PSSRU at LSE and Kent continue to be successful in bidding for competitive funds. Funding for PSSRU’s research programmes comes from a variety of sources, including public bodies, charitable trusts and private corporations. Current funding organisations include the Department of Health for England, the Department for Education, the European Union and the Nuffield Trust.

Following a very competitive national tendering exercise open to all universities and other research bodies, in 2010 the Department of Health established new nine Units, spanning the whole of health and social care, funded between 2011 and 2018. PSSRU was successful in securing, in collaboration with other institutions, three of these Units:

  • Quality and outcomes of person-centred care (now known as QORU), led by the PSSRU at Kent in collaboration with PSSRU at LSE and researchers at the University of Oxford (total £9.9 million)
  • Economics of health and social care research unit (ESHCRU), led by the University of York and involving PSSRU at both Kent and LSE (£10.2 million)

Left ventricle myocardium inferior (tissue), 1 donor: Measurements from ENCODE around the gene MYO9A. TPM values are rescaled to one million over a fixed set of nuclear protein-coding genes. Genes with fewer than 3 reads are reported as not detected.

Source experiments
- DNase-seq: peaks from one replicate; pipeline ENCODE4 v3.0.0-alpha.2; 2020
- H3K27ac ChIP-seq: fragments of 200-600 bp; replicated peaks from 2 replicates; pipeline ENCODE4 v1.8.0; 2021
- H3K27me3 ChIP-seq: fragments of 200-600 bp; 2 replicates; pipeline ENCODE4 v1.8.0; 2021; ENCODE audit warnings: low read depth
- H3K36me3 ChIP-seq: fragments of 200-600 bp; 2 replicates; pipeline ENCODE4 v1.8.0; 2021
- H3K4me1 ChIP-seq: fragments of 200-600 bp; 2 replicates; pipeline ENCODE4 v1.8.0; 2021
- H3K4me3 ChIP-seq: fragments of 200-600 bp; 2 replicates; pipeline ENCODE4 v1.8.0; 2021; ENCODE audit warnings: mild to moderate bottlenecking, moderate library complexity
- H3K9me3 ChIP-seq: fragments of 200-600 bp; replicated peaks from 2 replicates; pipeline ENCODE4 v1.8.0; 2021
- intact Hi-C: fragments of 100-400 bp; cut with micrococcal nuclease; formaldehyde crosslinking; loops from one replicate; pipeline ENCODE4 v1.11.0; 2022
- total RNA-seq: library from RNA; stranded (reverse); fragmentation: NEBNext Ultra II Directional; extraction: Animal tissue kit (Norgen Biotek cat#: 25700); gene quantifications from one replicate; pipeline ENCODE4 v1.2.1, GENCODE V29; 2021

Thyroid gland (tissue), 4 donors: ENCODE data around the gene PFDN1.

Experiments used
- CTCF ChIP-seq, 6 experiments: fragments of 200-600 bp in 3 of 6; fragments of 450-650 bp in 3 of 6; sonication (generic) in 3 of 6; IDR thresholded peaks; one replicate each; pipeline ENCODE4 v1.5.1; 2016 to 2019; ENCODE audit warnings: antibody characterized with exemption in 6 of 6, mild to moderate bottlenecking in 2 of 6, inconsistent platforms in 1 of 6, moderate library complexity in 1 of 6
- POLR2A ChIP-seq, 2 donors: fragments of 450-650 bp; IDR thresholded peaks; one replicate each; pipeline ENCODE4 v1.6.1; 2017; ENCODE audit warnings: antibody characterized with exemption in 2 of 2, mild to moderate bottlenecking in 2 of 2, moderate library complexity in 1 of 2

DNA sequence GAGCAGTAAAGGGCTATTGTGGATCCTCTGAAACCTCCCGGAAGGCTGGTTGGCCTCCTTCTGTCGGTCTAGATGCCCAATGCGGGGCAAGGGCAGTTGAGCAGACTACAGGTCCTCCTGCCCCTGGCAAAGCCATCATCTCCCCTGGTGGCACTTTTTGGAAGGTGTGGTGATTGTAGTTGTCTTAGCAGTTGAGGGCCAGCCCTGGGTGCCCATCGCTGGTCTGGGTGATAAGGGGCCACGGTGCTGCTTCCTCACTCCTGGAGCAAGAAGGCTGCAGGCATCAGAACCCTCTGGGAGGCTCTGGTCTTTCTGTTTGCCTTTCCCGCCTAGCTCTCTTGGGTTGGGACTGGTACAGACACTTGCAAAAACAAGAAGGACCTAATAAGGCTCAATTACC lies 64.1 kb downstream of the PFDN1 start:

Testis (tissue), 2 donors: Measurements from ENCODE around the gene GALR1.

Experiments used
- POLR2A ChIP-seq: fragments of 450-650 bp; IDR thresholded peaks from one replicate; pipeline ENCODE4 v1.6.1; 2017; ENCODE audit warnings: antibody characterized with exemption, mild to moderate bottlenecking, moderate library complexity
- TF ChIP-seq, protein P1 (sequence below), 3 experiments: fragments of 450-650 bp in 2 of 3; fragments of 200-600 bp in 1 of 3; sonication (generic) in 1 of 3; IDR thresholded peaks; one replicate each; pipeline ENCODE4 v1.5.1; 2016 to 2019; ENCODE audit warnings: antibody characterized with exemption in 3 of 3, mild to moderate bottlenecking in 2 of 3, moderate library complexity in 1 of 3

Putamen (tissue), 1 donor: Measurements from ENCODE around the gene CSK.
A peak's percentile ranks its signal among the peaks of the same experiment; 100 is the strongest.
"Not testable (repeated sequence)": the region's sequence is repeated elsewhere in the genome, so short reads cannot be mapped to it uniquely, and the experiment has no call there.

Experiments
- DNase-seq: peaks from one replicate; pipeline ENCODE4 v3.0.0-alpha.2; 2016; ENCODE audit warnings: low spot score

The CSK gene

• Policy innovation research unit (PIRU), led by London School of Hygiene and Tropical Medicine, and involving PSSRU at LSE and Imperial College, London (£4.5 million)

In each case PSSRU is building excellent partnerships with other leaders in the field.

Commitment to staff development

Both branches have been accredited with Investors in People status (LSE since 2009; Kent since 2000).

Partnerships and collaborative working

The PSSRU has a substantial number of links with other universities, policy-makers, research funding bodies, international groups and organisations, and academics. Many of these links have been developed through specific research projects and initiatives, as well as through the three Department of Health-funded Research Units.

The PSSRU is a partner in the NIHR School for Social Care Research (SSCR). SSCR, funded by the National Institute for Health Research (NIHR), formally began work in May 2009. Led by Professor Martin Knapp (LSE) and with a budget of £15 million over the five years from 2014, the second phase of SSCR is a partnership between six leading academic centres of social care research in England (including both PSSRU at LSE and at Kent). SSCR’s mission is to develop the evidence base for adult social care practice by commissioning and conducting world-class research. See